The Delta Aquarids Meteor Shower is expected to peak in the July night sky on the 28th/29th. The shower is produced by debris trails from the comets Marsden and Kracht. Although it is not of one the especially prolific meteor showers, it is expected to deliver about 20 or so meteors per hour during its peak. Although the waning crescent Moon is not expected to obtrude during the peak hours, it is nevertheless recommended that this shower be observed from a dark spot, since meteors from this shower are generally not overly bright or luminous.
Note that while the radiant is located in the constellation Aquarius, meteors can appear from almost any point in the sky.
Deep Sky Objects to Look For In July 2019
Prominent constellations in the July night sky include Ursa Major almost directly overhead, and Hercules, Lyra, Cygnus, and Ophiuchus towards the south. These constellations all contain large numbers of spectacular deep sky objects, with Hercules perhaps containing more objects that can be viewed with modest amateur equipment than any other constellation that is now visible. Below are some details of a few such objects in Hercules-
The Great Globular Cluster – Messier 13 (M13, NGC 6205)
Messier 13 is without any doubt the finest globular cluster that can be seen from the northern hemisphere. It is thought to contain at least 300,000 stars, which gives it an angular diameter of 20 seconds of arc. This equates to an effective diameter of about 145 light years. In 1974, an experimental message was transmitted toward the cluster on the assumption that since the average stellar density was higher in the cluster’s neighbourhood, the likelihood of the message being intercepted by intelligent extraterrestrial life forms would also be high. However, the cluster is located 22,000 light years away, so by the time the Arecibo message arrives at the cluster, it will have moved several of its own diameters away from the target area.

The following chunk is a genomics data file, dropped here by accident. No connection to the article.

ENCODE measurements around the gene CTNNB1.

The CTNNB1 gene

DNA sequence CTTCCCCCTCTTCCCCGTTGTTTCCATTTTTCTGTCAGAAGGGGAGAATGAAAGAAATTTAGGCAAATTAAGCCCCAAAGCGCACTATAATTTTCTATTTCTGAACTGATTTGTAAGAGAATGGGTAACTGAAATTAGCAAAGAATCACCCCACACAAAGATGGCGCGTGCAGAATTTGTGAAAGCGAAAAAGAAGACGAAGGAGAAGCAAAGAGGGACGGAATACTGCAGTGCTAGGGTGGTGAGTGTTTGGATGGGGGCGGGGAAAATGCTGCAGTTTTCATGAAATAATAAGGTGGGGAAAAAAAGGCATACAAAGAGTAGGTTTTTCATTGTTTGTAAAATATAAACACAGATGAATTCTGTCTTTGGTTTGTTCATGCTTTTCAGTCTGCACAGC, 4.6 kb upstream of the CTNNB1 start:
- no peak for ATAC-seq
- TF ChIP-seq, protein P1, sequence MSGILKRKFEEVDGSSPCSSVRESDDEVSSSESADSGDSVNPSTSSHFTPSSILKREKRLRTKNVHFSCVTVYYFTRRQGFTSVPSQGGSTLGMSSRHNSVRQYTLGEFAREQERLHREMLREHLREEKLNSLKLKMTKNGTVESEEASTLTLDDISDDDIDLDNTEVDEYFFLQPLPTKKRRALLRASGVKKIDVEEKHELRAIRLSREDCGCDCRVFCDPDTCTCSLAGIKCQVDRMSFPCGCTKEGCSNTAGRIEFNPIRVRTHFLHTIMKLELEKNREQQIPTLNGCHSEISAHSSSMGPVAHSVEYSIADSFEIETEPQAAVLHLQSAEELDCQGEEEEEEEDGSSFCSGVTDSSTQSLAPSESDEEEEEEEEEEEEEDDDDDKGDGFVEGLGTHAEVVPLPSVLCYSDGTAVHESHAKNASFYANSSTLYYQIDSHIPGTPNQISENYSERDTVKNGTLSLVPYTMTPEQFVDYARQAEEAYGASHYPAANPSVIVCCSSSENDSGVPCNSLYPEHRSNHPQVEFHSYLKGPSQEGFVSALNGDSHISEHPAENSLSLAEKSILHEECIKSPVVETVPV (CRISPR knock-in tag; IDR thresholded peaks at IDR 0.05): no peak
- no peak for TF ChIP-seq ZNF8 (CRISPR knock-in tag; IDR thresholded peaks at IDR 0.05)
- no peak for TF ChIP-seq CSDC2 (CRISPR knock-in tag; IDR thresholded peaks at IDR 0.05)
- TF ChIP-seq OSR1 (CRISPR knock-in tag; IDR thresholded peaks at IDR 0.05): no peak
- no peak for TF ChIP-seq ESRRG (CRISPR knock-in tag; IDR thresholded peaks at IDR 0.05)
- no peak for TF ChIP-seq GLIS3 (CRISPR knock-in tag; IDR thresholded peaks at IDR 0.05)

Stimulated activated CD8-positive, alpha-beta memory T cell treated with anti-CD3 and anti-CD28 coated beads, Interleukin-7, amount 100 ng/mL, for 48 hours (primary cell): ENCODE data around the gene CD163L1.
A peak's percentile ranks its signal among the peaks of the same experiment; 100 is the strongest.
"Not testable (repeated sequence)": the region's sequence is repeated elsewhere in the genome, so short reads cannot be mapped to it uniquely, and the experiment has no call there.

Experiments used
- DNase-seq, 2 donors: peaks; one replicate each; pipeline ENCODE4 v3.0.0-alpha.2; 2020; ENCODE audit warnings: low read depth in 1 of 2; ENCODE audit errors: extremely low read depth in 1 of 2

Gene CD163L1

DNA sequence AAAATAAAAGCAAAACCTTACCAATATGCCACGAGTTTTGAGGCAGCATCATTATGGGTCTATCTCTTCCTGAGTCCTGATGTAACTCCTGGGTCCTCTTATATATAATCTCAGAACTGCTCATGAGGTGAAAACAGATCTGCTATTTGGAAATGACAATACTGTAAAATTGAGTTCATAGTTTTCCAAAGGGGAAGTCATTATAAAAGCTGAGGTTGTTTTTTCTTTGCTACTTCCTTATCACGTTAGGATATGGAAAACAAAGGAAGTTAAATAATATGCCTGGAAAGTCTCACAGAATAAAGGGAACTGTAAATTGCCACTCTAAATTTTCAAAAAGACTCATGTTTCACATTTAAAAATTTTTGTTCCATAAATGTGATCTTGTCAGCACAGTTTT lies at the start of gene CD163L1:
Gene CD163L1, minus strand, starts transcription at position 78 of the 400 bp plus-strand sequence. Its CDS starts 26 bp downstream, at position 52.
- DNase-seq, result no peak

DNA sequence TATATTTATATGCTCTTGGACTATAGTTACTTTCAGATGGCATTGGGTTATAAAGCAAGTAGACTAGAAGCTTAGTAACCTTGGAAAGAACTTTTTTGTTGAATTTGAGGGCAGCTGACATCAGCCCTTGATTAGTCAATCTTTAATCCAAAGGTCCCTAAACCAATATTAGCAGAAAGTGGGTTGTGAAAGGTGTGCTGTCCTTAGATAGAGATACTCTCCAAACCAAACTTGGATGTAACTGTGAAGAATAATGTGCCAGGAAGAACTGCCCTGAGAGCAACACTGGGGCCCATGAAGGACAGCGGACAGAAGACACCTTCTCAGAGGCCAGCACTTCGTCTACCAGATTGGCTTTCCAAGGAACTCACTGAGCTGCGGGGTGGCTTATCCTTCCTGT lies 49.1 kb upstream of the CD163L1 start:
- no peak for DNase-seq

Messier 92 (M92, NGC 6341)
Consisting of several hundred thousand stars, M92 is relatively luminous. Even at a distance of nearly 27,000 light years it shines with an apparent magnitude of 6.3. It is also one of the oldest known globular clusters that are associated with the Milky Way; with an age of about 14.2 billion years, it is thought to be almost as old as the Universe itself. In fact, many investigators believe that given its estimated age, M92 is likely to be among the very first globular clusters to have formed.
At a distance of only about 6,800 light years, Abell 39 is one of the closest planetary nebulae to Earth. It is also one of the largest known planetary nebulae, stretching over about 2.5 light years. The nebula itself has an apparent magnitude of 13.7, while the central star (the bright dot in the center) has an apparent magnitude of 15.5.